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2018 Asia Trip – Whole Different World

2018 asia trip

I have been away for a while on our 2018 Asia trip. Quite the adventure in sights, sounds, people and, of course, food. And a whole month away from radios and stuff. 

I have often said that my grandchildren will live in a world dominated by Asia. Or, at least shared dominance with “the west”. So, I decided I should spend a bit of time exploring Asia first hand before my journey ends.

During March, Hilda and I took two back-to-back cruises on Celebrity Millennium. We were joined by some good friends from Regina, as well as several thousand strangers, a few of whom became new friends. Over 28 days, we visited Hong Kong, Shanghai, Beijing and Nagasaki, as well as multiple excursions into Vietnam, South Korea and Taiwan. Before the cruises we spent time in Hong Kong, and after we ended, a few days in Shanghai, as well.

For me, the highlight was Seoul, Korea. Beautiful city with a combination of old and new. Very clean. Friendly people. I would go back. Least impressive was Beijing. Not the least of which was because of lousy air quality. Our visit to the Chinese capital unfortunately coincided with massive Mongolian dust storms, which made the normally bad pollution far worse.

We also ran into a great deal of fog, which closed ports in Korea and Shanghai for extended periods.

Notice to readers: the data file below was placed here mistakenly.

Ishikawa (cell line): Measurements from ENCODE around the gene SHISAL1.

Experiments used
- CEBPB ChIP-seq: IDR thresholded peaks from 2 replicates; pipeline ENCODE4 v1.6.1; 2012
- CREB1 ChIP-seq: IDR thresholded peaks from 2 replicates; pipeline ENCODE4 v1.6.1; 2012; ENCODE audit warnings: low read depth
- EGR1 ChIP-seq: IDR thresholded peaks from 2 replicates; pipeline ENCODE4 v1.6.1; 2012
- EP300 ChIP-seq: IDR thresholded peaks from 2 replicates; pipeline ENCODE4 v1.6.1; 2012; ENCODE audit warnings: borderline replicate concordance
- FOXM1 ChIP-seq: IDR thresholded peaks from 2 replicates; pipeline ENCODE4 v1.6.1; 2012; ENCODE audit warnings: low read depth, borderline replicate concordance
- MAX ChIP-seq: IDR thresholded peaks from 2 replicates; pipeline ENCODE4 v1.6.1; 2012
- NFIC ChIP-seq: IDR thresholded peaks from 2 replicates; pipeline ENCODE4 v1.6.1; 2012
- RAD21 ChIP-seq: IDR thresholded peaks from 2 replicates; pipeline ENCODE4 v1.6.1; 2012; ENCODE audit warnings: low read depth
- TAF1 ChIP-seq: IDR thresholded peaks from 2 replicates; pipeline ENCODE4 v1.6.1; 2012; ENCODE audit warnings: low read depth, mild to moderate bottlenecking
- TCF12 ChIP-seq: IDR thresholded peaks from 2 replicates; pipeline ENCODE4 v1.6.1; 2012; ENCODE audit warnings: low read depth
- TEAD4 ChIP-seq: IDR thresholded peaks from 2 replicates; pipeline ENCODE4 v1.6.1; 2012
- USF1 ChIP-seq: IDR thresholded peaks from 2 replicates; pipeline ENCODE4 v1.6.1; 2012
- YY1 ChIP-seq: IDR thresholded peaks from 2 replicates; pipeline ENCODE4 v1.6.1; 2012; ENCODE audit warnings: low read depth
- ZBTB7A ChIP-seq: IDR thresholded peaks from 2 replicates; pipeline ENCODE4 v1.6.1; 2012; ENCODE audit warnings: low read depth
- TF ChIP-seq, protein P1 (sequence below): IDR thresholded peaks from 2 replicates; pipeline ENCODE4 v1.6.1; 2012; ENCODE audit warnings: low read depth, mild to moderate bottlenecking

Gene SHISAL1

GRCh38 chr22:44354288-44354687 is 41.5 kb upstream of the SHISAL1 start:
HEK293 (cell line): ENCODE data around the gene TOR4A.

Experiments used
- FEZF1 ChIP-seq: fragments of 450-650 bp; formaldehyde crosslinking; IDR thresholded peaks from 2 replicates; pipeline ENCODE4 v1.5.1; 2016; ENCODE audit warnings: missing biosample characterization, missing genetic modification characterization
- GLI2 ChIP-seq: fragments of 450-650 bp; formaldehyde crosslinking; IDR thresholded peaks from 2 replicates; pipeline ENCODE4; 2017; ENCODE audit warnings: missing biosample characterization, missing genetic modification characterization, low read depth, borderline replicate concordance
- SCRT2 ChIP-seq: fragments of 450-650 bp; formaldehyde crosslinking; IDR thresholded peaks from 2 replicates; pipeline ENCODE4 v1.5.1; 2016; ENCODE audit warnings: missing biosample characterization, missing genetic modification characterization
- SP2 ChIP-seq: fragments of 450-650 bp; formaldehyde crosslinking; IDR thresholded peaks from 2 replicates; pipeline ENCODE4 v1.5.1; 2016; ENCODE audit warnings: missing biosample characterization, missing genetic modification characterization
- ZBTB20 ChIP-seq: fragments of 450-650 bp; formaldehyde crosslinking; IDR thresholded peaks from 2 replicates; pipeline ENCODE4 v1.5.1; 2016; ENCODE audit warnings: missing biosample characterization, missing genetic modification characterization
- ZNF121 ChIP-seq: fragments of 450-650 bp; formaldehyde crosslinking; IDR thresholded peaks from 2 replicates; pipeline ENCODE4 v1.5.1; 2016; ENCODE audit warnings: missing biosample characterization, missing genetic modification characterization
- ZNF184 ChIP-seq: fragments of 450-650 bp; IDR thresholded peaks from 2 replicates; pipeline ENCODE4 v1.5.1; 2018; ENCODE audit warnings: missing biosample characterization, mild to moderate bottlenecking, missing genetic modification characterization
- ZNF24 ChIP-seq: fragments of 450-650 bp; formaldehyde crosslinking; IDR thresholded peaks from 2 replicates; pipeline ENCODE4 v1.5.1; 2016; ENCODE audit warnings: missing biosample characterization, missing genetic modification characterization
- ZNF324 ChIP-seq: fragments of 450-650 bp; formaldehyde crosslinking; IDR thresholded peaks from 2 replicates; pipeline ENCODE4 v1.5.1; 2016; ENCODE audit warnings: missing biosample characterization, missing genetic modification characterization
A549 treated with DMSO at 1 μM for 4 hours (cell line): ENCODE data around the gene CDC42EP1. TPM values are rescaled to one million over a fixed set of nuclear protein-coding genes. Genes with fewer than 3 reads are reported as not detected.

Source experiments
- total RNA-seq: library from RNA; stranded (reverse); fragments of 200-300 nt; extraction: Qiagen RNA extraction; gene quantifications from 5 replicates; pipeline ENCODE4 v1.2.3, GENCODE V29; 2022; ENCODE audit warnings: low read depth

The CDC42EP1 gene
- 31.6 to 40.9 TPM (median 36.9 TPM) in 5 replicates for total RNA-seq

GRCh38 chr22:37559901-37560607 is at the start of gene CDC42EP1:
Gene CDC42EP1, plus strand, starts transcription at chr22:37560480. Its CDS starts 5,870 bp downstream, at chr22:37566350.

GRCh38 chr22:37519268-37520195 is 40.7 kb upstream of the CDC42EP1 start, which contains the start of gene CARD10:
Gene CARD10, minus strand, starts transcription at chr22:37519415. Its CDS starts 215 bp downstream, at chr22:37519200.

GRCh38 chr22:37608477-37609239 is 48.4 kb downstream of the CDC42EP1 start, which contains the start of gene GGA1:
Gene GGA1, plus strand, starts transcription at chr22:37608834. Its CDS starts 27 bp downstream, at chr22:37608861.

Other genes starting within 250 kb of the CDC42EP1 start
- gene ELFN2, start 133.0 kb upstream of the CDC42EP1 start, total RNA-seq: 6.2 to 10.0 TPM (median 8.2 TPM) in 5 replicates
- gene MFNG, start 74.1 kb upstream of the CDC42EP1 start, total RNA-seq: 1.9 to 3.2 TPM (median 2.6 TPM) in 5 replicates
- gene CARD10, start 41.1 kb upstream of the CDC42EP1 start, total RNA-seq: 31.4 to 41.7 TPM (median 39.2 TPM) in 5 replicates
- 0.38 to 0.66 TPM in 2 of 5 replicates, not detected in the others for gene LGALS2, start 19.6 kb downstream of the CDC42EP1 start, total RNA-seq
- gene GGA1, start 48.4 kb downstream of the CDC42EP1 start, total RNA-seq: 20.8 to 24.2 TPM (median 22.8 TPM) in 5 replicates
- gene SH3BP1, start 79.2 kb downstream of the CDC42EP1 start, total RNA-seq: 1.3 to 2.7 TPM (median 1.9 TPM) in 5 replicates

2018 Asia Trip – Vietnam perhaps most surprising

While Seoul, Korea was the highlight, Vietnam was a close second and perhaps most surprising part of our 2018 Asia trip. We visited Ha Long, Hanoi, Danang and Saigon. Vietnam appears to be developing rapidly. And, with surprising entrepreneurial spirit for a Communist country.

Much of the traditional socialist dogma appears to have faded. We found very much a mixed society during our admittedly short visit. A mixture of state propaganda and individual spirit. Saigon appears to still be Saigon, despite being renamed Ho Chi Minh City.

Mostly, a progressive focus on just finding things that actually work in practice rather than theory. These are industrious people. An interesting side-note seems to be how Vietnamese respect Senator John McCain, once a prisoner at Hanoi Hilton, who went on to play a major role in normalizing relationships between Vietnam and the west.


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